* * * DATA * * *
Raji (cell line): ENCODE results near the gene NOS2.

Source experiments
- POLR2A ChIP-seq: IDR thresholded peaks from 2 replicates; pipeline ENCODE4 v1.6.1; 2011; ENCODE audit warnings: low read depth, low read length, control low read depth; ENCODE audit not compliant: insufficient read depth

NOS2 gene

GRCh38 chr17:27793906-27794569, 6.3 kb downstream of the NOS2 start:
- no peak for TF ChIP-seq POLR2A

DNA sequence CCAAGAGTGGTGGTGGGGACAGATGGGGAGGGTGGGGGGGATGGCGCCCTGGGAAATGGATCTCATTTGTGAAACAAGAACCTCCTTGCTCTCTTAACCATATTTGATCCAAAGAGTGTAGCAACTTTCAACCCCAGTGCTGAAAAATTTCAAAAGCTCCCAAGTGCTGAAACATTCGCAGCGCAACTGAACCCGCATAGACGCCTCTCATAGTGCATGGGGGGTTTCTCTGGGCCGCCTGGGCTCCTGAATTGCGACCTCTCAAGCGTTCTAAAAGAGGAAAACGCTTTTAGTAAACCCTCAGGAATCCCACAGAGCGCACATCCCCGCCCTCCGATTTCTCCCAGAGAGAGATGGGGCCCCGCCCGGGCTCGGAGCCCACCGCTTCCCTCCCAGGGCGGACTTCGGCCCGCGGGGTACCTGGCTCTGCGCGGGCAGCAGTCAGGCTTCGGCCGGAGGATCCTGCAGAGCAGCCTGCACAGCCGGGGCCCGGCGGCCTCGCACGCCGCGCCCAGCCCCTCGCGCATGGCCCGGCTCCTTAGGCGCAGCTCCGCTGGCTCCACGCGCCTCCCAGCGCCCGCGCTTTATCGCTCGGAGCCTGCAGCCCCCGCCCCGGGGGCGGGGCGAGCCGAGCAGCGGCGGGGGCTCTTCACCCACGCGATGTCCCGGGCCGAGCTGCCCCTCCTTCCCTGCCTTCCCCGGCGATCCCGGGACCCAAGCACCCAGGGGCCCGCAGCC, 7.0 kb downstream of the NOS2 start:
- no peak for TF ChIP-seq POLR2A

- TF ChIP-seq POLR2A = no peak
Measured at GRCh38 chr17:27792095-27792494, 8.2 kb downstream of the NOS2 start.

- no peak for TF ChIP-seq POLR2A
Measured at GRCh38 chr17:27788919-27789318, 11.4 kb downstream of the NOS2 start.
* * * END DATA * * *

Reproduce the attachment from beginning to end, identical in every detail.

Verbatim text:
Raji (cell line): ENCODE results near the gene NOS2.

Source experiments
- POLR2A ChIP-seq: IDR thresholded peaks from 2 replicates; pipeline ENCODE4 v1.6.1; 2011; ENCODE audit warnings: low read depth, low read length, control low read depth; ENCODE audit not compliant: insufficient read depth

NOS2 gene

GRCh38 chr17:27793906-27794569, 6.3 kb downstream of the NOS2 start:
- no peak for TF ChIP-seq POLR2A

DNA sequence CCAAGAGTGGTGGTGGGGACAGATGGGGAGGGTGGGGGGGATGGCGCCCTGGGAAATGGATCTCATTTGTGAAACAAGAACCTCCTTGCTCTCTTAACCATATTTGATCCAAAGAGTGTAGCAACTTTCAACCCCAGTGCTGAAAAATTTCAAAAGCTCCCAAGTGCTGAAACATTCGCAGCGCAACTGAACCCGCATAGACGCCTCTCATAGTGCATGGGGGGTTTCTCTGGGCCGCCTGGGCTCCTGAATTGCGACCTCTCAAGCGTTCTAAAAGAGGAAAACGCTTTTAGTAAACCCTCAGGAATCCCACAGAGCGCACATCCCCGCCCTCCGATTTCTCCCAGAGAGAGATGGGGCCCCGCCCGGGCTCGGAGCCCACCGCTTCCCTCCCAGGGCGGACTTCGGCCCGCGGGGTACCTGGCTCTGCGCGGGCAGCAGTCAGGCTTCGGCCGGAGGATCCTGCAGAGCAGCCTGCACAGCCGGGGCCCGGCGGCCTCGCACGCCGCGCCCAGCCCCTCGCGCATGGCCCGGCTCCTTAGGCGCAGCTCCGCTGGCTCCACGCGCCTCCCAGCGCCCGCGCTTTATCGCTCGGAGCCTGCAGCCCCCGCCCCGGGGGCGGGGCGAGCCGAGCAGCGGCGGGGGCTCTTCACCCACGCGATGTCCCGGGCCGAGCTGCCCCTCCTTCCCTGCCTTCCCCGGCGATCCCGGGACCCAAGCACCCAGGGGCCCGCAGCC, 7.0 kb downstream of the NOS2 start:
- no peak for TF ChIP-seq POLR2A

- TF ChIP-seq POLR2A = no peak
Measured at GRCh38 chr17:27792095-27792494, 8.2 kb downstream of the NOS2 start.

- no peak for TF ChIP-seq POLR2A
Measured at GRCh38 chr17:27788919-27789318, 11.4 kb downstream of the NOS2 start.